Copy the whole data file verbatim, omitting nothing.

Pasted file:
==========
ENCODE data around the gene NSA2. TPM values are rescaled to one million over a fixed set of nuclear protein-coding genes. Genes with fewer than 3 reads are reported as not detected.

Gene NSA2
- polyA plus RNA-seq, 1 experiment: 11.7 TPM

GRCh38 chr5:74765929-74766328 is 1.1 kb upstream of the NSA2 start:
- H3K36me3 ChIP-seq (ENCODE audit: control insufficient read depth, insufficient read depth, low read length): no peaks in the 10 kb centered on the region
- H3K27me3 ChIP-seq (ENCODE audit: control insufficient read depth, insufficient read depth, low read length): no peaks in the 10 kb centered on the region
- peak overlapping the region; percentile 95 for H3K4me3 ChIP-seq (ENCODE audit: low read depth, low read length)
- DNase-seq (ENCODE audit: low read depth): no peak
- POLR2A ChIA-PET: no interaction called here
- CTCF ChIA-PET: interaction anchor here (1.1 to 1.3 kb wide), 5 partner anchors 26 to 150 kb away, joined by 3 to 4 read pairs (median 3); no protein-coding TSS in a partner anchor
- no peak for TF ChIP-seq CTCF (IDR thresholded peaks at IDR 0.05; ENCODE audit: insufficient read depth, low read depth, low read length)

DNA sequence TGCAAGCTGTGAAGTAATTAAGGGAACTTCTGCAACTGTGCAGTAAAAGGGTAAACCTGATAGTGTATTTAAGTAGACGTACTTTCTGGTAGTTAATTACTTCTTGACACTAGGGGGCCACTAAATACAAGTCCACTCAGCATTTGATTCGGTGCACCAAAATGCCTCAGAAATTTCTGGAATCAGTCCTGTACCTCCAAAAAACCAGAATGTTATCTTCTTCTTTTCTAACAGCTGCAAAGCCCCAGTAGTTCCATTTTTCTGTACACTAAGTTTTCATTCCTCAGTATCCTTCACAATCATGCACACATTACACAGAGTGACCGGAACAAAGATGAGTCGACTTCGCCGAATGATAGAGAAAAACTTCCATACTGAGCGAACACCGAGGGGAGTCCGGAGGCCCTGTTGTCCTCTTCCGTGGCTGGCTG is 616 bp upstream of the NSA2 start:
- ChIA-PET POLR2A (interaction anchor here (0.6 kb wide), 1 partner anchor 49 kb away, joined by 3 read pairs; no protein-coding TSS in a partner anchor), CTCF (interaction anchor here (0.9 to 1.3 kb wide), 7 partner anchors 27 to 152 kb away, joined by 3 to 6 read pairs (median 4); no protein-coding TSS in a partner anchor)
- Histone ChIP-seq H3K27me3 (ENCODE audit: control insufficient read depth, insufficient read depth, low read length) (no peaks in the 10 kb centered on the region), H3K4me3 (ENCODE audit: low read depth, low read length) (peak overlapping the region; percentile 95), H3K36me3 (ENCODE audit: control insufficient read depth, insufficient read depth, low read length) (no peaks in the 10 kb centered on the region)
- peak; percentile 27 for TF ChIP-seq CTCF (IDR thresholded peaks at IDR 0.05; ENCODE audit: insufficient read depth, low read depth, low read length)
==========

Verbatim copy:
ENCODE data around the gene NSA2. TPM values are rescaled to one million over a fixed set of nuclear protein-coding genes. Genes with fewer than 3 reads are reported as not detected.

Gene NSA2
- polyA plus RNA-seq, 1 experiment: 11.7 TPM

GRCh38 chr5:74765929-74766328 is 1.1 kb upstream of the NSA2 start:
- H3K36me3 ChIP-seq (ENCODE audit: control insufficient read depth, insufficient read depth, low read length): no peaks in the 10 kb centered on the region
- H3K27me3 ChIP-seq (ENCODE audit: control insufficient read depth, insufficient read depth, low read length): no peaks in the 10 kb centered on the region
- peak overlapping the region; percentile 95 for H3K4me3 ChIP-seq (ENCODE audit: low read depth, low read length)
- DNase-seq (ENCODE audit: low read depth): no peak
- POLR2A ChIA-PET: no interaction called here
- CTCF ChIA-PET: interaction anchor here (1.1 to 1.3 kb wide), 5 partner anchors 26 to 150 kb away, joined by 3 to 4 read pairs (median 3); no protein-coding TSS in a partner anchor
- no peak for TF ChIP-seq CTCF (IDR thresholded peaks at IDR 0.05; ENCODE audit: insufficient read depth, low read depth, low read length)

DNA sequence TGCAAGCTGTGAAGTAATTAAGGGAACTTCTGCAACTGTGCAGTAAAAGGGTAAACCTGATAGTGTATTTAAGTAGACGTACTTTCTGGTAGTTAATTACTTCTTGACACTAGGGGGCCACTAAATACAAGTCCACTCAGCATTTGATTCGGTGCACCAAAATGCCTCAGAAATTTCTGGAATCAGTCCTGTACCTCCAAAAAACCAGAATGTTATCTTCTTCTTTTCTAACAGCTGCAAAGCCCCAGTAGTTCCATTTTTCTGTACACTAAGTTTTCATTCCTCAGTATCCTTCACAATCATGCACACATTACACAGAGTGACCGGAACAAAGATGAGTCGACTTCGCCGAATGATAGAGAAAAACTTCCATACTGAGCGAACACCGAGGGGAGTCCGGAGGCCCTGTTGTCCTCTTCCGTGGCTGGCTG is 616 bp upstream of the NSA2 start:
- ChIA-PET POLR2A (interaction anchor here (0.6 kb wide), 1 partner anchor 49 kb away, joined by 3 read pairs; no protein-coding TSS in a partner anchor), CTCF (interaction anchor here (0.9 to 1.3 kb wide), 7 partner anchors 27 to 152 kb away, joined by 3 to 6 read pairs (median 4); no protein-coding TSS in a partner anchor)
- Histone ChIP-seq H3K27me3 (ENCODE audit: control insufficient read depth, insufficient read depth, low read length) (no peaks in the 10 kb centered on the region), H3K4me3 (ENCODE audit: low read depth, low read length) (peak overlapping the region; percentile 95), H3K36me3 (ENCODE audit: control insufficient read depth, insufficient read depth, low read length) (no peaks in the 10 kb centered on the region)
- peak; percentile 27 for TF ChIP-seq CTCF (IDR thresholded peaks at IDR 0.05; ENCODE audit: insufficient read depth, low read depth, low read length)